LEED Certified Platinum
The entire 160,000-square-foot building was stripped bare to its original concrete frame and completely reconstructed according to modern design standards. The remarkable thing is that the building was partially occupied throughout the entire project, with the building occupants shifting spaces as each phase was completed.
On the LEED-certified scorecard, Upson Hall scored 83 out of 110 possible points. For a full breakdown, review the report on the US Green Buildings Certification (USGBC) website.
|Sustainable Sites||Water Efficiency||Energy & Atmosphere||Materials & Resources||Indoor Environmental Quality||Innovation & Design||Regional Priority|
|Points Earned||19 / 26||8 / 10||26 / 35||7 / 14||13 / 15||6 / 6||4 / 4|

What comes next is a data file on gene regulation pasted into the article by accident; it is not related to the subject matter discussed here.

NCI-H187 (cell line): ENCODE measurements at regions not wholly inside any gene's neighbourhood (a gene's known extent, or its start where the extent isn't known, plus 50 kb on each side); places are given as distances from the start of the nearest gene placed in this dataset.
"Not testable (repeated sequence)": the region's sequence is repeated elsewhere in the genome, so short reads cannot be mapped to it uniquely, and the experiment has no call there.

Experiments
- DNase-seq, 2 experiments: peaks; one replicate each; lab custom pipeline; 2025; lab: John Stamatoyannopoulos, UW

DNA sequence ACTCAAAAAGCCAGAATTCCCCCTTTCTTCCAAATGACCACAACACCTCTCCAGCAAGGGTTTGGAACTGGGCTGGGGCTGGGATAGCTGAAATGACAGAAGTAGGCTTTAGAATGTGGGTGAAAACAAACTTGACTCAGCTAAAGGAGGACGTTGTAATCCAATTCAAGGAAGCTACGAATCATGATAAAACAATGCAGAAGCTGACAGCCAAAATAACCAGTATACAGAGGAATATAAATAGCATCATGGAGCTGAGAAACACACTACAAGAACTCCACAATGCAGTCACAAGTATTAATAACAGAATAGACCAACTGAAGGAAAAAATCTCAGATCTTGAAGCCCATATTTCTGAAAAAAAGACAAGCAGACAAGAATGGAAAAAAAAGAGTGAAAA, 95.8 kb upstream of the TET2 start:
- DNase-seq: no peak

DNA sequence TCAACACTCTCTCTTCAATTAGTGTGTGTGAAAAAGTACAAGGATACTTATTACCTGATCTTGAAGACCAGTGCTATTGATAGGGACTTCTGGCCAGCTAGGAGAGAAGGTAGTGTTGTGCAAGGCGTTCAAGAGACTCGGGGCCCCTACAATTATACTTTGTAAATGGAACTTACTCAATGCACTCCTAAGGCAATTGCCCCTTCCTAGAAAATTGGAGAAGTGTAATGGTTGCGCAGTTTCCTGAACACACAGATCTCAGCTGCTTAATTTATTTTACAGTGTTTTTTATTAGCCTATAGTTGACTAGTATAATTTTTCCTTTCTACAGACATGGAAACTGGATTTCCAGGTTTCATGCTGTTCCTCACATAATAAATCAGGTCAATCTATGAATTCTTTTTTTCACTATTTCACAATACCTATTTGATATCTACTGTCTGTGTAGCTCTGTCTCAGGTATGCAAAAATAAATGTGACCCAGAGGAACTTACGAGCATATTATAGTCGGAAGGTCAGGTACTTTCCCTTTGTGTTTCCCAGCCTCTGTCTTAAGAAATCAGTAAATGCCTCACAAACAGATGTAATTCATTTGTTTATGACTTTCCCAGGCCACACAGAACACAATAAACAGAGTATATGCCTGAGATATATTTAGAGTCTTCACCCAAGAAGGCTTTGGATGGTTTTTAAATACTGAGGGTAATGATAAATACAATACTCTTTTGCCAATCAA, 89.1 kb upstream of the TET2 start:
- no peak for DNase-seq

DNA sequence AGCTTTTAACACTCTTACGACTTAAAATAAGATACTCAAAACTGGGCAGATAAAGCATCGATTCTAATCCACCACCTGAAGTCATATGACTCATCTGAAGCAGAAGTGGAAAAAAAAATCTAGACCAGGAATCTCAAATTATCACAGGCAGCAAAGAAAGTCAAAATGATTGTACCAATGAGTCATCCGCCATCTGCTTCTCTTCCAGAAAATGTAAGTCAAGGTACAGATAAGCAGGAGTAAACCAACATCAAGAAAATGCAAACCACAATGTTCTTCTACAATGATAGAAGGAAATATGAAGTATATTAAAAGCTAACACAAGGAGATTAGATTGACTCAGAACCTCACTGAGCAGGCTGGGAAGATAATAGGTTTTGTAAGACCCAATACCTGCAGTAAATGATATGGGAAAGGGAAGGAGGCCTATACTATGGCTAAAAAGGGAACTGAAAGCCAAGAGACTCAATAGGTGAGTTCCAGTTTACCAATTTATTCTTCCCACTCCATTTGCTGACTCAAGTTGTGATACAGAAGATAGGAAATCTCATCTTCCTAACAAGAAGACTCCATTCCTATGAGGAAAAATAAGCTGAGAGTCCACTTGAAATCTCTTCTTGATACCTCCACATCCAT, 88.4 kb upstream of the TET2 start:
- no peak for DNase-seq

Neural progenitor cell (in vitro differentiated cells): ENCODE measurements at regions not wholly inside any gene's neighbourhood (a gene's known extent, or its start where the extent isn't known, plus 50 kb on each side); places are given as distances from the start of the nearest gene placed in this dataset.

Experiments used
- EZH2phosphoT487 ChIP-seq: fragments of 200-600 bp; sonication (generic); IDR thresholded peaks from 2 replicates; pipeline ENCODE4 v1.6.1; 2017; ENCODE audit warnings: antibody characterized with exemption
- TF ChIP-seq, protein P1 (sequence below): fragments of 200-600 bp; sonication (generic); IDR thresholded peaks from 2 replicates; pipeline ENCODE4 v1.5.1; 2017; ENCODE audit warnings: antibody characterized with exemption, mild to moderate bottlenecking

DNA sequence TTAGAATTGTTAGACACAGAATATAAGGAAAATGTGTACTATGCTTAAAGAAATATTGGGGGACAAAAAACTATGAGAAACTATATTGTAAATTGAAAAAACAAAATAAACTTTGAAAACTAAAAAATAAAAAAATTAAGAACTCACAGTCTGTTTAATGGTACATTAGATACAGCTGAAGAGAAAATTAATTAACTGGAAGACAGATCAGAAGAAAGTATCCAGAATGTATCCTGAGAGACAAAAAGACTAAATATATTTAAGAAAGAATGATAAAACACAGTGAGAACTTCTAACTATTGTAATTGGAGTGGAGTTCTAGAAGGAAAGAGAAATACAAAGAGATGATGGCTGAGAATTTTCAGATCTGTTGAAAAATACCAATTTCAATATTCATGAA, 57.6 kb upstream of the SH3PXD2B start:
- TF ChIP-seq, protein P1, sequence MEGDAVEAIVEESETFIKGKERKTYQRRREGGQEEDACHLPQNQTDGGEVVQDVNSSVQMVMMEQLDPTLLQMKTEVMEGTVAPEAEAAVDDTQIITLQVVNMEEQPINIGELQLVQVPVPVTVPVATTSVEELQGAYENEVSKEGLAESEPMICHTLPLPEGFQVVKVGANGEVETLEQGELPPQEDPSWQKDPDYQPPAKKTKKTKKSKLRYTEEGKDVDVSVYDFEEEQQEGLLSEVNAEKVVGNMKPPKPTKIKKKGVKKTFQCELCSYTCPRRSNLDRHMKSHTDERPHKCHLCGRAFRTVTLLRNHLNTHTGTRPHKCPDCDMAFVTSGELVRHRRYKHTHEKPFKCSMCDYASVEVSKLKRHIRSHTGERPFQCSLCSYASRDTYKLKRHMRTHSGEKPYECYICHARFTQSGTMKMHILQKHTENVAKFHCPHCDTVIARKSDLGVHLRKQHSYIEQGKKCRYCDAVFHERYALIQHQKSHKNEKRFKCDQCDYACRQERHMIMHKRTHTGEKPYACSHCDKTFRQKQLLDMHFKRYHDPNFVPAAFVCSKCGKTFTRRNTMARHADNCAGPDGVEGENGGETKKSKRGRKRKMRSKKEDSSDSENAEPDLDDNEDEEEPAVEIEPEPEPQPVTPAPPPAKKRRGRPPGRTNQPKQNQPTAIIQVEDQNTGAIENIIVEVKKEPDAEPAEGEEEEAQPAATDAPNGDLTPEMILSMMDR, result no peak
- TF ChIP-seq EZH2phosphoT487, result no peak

The performance of the newly renovated Upson Hall is truly remarkable. The modeled energy cost reduction shows a savings of 66%, the highest reduction we have seen in a LEED energy model to date here on campus. This is due to many upgrades and innovations, but perhaps the most visible and impressive are the improvements to the building envelope. Upson Hall was historically accented by mustard yellow panels. While indicative of its post World War II construction, the aesthetic didn’t really stand the test of time, especially in a high-tech engineering environment. Gone are the mustard yellow panels (though you may still find homage to the original coloration in the final design), which have been replaced with an innovative terra-cotta building envelope system that balances extensive and highly efficient window systems with a densely insulated wall assembly with an overall average insulation value of R-22. Couple this with a reflective roof system with an insulation value of R-33 and you get a well-balanced watertight shell that reflects summer sun and holds the warmth during the winter.
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